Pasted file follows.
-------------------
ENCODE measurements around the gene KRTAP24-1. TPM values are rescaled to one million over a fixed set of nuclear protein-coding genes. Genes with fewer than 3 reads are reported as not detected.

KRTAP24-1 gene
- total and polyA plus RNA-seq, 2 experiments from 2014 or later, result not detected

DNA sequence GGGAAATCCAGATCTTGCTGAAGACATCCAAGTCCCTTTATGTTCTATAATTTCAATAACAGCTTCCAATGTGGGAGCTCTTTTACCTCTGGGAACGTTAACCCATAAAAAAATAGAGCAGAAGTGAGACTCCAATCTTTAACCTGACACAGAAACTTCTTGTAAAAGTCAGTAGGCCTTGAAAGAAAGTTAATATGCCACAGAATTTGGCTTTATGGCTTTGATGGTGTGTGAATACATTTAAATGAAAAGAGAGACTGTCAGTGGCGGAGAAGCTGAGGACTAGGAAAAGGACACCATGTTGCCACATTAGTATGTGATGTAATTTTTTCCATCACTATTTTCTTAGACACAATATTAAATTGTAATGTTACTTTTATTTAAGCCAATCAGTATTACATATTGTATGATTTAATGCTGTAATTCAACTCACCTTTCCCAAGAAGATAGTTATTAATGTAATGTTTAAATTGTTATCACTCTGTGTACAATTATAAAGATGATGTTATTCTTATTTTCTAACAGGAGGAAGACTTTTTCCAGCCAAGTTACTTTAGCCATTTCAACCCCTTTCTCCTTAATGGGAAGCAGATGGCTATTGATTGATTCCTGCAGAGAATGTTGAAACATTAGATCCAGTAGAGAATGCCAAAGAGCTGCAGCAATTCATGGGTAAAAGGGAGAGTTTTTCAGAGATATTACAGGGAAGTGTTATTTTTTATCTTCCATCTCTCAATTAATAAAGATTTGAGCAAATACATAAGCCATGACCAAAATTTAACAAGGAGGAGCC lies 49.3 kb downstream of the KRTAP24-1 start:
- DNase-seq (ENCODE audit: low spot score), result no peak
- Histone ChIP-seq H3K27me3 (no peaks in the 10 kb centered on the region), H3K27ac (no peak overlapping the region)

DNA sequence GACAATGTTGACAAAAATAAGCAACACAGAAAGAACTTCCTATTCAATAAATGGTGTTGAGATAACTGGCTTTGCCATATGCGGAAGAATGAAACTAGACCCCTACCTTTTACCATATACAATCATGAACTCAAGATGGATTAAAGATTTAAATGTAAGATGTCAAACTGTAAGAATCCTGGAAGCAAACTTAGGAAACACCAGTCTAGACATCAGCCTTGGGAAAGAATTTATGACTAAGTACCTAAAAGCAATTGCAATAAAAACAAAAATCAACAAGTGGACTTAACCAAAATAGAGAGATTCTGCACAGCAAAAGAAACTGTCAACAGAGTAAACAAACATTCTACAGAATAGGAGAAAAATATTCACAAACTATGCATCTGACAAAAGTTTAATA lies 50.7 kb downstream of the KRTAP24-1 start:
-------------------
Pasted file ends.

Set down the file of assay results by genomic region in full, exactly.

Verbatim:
ENCODE measurements around the gene KRTAP24-1. TPM values are rescaled to one million over a fixed set of nuclear protein-coding genes. Genes with fewer than 3 reads are reported as not detected.

KRTAP24-1 gene
- total and polyA plus RNA-seq, 2 experiments from 2014 or later, result not detected

DNA sequence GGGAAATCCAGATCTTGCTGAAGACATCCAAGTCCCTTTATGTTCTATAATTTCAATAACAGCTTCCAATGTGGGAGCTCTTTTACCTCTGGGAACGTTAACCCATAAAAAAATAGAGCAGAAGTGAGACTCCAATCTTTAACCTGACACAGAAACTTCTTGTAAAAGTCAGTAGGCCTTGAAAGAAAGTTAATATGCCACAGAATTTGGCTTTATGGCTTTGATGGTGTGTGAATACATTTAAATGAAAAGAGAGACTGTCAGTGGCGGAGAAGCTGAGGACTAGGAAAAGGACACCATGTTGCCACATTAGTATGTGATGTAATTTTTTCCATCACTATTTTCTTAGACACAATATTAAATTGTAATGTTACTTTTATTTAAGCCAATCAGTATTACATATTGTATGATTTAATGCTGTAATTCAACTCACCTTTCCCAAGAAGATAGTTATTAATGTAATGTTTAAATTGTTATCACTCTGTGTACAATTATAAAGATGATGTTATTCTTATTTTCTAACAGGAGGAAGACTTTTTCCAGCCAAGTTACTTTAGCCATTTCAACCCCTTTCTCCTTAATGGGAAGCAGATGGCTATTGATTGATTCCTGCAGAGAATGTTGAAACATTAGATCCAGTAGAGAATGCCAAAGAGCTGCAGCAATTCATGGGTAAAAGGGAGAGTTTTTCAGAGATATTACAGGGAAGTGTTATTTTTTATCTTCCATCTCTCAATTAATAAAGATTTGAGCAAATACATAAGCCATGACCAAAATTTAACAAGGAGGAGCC lies 49.3 kb downstream of the KRTAP24-1 start:
- DNase-seq (ENCODE audit: low spot score), result no peak
- Histone ChIP-seq H3K27me3 (no peaks in the 10 kb centered on the region), H3K27ac (no peak overlapping the region)

DNA sequence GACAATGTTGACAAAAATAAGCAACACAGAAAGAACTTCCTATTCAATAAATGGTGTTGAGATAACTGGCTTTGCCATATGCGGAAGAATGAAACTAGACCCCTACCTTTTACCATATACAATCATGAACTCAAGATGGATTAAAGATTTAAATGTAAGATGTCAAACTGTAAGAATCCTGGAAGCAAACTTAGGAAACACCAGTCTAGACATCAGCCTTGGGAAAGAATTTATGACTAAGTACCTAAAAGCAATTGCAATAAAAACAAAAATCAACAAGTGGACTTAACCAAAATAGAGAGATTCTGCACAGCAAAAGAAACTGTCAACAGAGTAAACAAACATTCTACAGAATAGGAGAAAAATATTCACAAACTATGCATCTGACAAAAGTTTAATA lies 50.7 kb downstream of the KRTAP24-1 start: